More recent history: 1958 saw a major re-engineering of PRN, including renewal of the lever frame with a shorter modern one. In 1968 singling of the line northwards, simplification of the track layout, and closure of the South box. The lever frame in PRN was again shortened and the operating floor partitioned to create a crew mess room at the south end. 1993-1998 in addition to looking after this building, CPRR members purchased and recovered material from other closing signal boxes including Gerrards Cross, Aynho, Bradford Junction and Radyr Junction. Much of the smaller kit recovered was stored in PRN box. Post-privatisation 1998 and the Railtrack safety regime began to bite. CPRR members had Personal Track Safety certification, but this was not recognised under the Sentinel scheme. We were asked to suspend work on the building, pending the conclusion of the extension arrangements (anticipated in a year or so). Though not realised at the time, this timescale estimate was to prove wildly wrong. Tools and signalling equipment became trapped in the box. Effectively the building had been abandoned. Following a break-in in 2011, British Transport Police requested CPRR attendance at the box. (No-one else would know what damage had been done or what had been taken.) Network Rail (NR) provided an escort. The building was found to be in a very poor state structurally, with water damage, cracked and shifted brickwork, roof leaks etc. Damage from the break-in was by comparison insignificant. NR allowed CPRR volunteers to access the box under escort to carry out some emergency repairs. To make things easier, a fenced access route was constructed by NR so we could get there without the escorts, but another part of NR then vetoed this. We only had about 10 days of access when it was brought to an abrupt halt in early 2012. One thing we had achieved was to get a prop under one corner of the roof where a supporting timber was failing. Subsequently it seems likely that this would have collapsed had we not done so, and in that event who can say what would have been decided; demolition on grounds of safety? 2012 along with most of 2013 was lost, with no access.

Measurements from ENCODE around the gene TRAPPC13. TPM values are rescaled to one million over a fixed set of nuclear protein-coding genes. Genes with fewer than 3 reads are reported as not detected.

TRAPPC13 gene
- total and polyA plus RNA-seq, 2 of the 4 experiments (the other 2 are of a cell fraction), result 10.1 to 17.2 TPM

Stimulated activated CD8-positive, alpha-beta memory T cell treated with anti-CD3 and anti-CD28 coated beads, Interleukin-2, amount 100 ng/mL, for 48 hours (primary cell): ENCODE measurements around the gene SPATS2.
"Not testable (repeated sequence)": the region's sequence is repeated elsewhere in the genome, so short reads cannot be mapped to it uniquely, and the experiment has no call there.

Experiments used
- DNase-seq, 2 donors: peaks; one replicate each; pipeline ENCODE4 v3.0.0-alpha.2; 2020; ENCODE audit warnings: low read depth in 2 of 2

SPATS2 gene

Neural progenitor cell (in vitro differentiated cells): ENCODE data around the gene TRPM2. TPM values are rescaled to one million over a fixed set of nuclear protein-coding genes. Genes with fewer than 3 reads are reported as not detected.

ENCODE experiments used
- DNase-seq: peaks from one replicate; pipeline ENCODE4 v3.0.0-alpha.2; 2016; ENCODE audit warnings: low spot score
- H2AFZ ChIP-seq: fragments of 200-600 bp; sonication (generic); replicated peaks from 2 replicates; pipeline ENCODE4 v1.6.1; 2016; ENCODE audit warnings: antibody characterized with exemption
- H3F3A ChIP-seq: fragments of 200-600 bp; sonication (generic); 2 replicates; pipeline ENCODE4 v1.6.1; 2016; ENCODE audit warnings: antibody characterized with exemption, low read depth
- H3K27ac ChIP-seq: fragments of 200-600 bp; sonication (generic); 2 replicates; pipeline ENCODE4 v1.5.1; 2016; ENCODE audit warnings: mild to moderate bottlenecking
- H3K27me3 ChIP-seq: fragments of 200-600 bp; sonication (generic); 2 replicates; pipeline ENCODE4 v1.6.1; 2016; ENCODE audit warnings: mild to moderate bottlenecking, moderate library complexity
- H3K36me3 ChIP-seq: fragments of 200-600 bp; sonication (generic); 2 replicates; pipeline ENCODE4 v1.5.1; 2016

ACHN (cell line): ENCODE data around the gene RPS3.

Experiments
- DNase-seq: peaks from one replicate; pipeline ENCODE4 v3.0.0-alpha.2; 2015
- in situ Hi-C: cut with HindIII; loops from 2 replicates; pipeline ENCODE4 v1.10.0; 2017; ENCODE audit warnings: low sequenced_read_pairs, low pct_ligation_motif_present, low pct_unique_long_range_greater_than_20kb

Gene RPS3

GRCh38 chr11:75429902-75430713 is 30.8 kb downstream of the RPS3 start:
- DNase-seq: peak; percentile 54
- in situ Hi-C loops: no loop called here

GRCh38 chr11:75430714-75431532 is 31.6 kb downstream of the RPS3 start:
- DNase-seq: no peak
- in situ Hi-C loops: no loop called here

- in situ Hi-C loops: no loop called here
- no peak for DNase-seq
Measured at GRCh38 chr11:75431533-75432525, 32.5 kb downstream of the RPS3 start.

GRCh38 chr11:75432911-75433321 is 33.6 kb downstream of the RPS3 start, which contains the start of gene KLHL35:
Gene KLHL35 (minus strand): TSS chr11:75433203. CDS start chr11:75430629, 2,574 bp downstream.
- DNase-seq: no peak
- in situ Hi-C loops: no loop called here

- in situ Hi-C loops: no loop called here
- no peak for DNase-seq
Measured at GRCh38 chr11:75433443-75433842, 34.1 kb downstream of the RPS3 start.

A change of direction: Then changes in personnel at NR, together with an improved working relationship in connection with some through working of excursion trains, led to the path to the box being improved and authorised for our unescorted use from November of that year. We were back, hopefully this time to stay, broadly on the terms of the 1993 agreement with BR.